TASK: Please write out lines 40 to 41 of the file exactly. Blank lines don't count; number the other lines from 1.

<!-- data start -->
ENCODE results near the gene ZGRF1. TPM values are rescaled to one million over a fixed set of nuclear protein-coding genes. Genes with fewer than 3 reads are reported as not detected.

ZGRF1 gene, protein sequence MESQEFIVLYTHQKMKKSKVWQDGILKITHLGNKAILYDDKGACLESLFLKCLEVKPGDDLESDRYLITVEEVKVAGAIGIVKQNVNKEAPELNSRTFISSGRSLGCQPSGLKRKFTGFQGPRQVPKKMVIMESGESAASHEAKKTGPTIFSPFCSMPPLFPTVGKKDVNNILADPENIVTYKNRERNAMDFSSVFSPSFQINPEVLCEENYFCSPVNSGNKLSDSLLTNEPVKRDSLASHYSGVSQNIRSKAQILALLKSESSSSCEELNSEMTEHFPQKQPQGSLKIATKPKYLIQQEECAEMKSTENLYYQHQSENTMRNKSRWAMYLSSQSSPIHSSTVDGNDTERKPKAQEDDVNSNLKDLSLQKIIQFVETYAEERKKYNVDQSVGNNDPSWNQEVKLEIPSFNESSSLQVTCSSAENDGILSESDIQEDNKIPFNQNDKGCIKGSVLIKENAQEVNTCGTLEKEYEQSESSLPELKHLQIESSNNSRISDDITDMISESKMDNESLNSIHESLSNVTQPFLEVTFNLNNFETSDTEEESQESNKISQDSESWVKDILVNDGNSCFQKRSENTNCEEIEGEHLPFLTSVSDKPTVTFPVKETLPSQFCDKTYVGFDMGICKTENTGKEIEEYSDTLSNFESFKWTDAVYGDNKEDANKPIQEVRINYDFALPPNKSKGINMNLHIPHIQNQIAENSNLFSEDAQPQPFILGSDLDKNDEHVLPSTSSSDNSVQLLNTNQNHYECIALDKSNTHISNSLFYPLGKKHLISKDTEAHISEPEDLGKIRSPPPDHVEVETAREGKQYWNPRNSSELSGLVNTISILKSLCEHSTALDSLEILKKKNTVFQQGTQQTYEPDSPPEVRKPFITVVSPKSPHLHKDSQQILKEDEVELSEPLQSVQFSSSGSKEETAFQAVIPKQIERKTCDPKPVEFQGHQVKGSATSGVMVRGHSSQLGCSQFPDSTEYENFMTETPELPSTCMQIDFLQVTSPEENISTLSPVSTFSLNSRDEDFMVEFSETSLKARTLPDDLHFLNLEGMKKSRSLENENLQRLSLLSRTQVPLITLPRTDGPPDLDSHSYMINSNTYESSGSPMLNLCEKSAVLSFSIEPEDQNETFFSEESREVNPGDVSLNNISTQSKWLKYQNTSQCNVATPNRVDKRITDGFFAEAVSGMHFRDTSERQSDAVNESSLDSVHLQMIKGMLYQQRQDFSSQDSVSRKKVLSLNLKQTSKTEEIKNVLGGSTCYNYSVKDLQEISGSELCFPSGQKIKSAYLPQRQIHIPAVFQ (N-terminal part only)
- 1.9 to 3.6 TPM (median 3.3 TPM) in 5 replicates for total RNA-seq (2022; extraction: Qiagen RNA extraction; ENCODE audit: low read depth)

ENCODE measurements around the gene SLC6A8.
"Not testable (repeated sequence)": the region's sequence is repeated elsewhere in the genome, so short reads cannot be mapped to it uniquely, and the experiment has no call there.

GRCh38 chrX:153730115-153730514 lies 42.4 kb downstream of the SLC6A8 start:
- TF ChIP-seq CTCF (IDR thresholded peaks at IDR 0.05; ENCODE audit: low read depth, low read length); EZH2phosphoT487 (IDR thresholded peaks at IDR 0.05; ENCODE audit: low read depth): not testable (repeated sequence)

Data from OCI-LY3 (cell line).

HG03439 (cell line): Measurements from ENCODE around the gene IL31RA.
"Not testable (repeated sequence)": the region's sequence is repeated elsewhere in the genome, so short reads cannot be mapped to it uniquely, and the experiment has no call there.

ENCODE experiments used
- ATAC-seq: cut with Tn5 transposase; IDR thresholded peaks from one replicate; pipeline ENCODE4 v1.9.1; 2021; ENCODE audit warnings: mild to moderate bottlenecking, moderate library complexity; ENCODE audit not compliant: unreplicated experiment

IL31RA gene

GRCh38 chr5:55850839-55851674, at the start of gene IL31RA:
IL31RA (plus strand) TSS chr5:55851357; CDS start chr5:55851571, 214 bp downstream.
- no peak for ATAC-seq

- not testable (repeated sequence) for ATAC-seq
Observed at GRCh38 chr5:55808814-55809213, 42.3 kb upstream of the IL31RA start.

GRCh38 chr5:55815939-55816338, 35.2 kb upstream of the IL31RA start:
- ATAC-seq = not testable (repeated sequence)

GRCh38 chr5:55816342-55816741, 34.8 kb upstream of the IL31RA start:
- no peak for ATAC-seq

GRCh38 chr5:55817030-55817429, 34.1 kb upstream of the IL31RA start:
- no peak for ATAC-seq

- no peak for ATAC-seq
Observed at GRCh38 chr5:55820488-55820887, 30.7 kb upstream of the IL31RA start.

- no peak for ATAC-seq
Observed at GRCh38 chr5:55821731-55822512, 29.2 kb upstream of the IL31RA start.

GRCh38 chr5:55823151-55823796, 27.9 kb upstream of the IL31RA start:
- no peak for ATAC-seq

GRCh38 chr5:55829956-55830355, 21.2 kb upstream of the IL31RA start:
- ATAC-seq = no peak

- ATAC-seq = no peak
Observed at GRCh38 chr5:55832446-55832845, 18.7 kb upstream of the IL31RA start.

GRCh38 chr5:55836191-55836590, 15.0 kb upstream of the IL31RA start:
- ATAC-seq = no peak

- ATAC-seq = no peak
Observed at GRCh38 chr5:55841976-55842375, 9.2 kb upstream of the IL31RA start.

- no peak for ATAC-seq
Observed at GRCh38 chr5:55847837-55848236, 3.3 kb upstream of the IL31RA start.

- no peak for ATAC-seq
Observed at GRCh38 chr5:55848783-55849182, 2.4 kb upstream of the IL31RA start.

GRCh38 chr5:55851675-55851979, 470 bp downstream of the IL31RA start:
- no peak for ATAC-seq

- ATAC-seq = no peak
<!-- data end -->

Observed at GRCh38 chr5:55847837-55848236, 3.3 kb upstream of the IL31RA start.

- no peak for ATAC-seq